Haunted Secrets: Tales of Eloise Vol. 3
Haunted Secrets: Tales of Eloise Vol. 3
Haunted Secrets: Tales of Eloise Vol. 3
Haunted Secrets: Tales of Eloise Vol. 3
Haunted Secrets: Tales of Eloise Vol. 3
Haunted Secrets: Tales of Eloise Vol. 3
Haunted Secrets: Tales of Eloise Vol. 3
Haunted Secrets: Tales of Eloise Vol. 3
Haunted Secrets: Tales of Eloise Vol. 3

Haunted Secrets: Tales of Eloise Vol. 3

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Listen to a sample here:

🗣 Narrated by Thom Bowers

Eloise's Haunted Tea Party Returns…

Dive into Volume 3, where we meet Eloise again, a young ghost with an old soul, exploring her existence through both life and a bustling afterlife filled with untold stories.

Explore the afterlife with Eloise as she seeks closure with her deceased mother, battles the restless spirits of a tragic accident, and challenges a dark force imprisoning child ghosts, uncovering the profound ties that bind the living and the dead.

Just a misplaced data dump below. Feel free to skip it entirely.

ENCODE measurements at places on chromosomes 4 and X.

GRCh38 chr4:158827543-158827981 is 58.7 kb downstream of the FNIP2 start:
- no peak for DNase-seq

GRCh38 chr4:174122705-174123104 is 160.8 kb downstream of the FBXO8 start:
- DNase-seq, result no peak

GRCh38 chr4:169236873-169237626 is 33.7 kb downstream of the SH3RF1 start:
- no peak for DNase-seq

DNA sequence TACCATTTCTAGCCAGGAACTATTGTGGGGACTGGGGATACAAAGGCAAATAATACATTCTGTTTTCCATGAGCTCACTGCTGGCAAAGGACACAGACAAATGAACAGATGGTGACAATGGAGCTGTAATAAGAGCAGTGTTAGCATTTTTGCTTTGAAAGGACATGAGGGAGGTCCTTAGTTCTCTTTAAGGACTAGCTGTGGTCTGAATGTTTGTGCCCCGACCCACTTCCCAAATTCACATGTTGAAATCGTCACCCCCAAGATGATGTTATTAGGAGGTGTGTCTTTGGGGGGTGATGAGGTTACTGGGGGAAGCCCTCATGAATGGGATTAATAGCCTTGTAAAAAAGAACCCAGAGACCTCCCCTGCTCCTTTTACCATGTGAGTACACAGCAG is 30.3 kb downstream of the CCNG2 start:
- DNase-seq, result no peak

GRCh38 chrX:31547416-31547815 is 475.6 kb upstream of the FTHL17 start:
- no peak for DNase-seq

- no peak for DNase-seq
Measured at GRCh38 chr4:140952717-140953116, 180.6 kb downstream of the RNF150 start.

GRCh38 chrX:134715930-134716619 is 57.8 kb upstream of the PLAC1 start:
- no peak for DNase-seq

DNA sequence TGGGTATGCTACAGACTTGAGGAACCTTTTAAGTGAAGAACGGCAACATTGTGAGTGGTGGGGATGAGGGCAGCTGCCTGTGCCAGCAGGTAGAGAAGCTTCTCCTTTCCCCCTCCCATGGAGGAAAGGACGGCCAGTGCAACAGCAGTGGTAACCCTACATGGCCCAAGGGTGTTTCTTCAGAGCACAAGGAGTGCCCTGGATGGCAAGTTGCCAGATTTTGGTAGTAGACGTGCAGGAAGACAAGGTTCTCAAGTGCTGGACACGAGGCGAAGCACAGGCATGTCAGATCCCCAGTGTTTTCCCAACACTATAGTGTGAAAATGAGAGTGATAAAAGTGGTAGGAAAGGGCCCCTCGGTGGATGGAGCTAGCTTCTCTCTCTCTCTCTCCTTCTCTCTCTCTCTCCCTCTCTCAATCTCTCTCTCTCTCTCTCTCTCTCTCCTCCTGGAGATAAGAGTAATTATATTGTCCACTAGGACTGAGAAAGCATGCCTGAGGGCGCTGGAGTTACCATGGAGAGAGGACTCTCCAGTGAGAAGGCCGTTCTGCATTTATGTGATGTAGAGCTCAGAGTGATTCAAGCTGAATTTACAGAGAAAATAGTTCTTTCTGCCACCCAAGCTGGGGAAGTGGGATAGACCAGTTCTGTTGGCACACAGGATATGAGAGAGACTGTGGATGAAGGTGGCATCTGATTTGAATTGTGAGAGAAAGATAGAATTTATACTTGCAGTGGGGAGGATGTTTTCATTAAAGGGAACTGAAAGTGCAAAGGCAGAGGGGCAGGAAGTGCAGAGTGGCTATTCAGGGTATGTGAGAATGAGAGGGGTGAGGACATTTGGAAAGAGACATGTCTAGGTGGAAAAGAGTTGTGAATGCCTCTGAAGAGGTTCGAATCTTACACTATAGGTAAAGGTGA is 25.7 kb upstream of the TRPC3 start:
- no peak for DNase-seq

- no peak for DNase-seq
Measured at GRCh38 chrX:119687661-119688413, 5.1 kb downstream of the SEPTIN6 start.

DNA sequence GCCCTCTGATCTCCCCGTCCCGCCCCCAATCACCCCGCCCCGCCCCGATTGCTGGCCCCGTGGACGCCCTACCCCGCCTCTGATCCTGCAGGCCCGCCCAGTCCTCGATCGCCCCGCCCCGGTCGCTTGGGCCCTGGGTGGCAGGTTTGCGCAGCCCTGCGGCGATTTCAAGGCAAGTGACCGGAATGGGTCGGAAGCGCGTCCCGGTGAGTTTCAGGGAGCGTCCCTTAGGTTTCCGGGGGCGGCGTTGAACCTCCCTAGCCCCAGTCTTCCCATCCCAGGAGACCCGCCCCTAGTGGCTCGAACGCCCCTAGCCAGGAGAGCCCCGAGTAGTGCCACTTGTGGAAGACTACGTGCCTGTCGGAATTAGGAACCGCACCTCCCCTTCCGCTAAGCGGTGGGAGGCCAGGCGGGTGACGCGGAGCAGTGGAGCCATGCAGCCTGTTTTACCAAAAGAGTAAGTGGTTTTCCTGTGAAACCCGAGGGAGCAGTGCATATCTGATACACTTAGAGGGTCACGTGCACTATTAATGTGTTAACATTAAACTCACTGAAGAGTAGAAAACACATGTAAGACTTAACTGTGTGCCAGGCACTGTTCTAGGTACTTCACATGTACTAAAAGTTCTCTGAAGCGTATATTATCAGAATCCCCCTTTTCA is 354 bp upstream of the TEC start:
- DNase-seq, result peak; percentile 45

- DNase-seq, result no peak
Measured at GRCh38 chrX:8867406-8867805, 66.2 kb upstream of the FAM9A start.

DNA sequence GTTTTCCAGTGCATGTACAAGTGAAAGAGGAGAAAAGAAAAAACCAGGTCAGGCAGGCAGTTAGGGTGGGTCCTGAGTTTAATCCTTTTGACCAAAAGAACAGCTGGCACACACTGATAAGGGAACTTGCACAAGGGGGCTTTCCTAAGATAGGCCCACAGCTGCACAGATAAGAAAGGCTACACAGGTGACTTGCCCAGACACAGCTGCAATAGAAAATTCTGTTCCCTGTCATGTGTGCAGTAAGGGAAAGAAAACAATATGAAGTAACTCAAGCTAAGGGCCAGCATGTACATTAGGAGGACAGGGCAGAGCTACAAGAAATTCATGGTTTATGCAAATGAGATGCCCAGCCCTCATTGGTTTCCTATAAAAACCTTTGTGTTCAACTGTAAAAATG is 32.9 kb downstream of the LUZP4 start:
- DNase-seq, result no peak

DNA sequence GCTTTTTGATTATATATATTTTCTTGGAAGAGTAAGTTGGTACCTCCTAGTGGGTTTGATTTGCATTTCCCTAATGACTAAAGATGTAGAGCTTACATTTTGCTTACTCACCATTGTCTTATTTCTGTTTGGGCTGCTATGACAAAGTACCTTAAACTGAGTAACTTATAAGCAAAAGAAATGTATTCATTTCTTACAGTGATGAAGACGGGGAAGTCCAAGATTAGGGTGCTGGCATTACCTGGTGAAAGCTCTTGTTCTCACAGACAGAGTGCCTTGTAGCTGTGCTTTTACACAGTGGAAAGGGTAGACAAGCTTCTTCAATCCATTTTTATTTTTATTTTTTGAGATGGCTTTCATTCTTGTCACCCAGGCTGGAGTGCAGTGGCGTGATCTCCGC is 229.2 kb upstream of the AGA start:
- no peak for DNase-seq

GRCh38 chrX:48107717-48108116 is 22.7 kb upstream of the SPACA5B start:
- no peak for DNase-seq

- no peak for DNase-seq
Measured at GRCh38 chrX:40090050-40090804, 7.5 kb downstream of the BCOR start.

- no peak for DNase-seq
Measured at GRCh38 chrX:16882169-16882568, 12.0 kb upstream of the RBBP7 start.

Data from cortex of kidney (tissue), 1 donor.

This exclusive collection of seven chilling tales, available only on our website, delves into the core of Eloise's spirit—a ghost who persistently makes her presence known. 

Download Haunted Secrets: Tales of Eloise Vol. 3 today and immerse yourself in a gripping encounter with the ghost who will not fade into obscurity.

AUDIO LENGTH 2 hours and  57 minutes



Mother is the Name for God


Eloise had gone to the cemetery after her mother’s funeral and waited patiently in hopes that she might return, but she never showed up. She tried for several days, waiting there from morning to night and beyond, in sunshine and in rain, but there was no sign of her. Her mother had not returned as a ghost. There would never be a goodbye.

A year had passed since her mother’s death, and Eloise wanted to spend time with her, or as near to it as she could. Edgewood was surrounded by a wrought-iron fence that prevented the spirits within from leaving. It prevented Eloise from entering as well. But she could get close.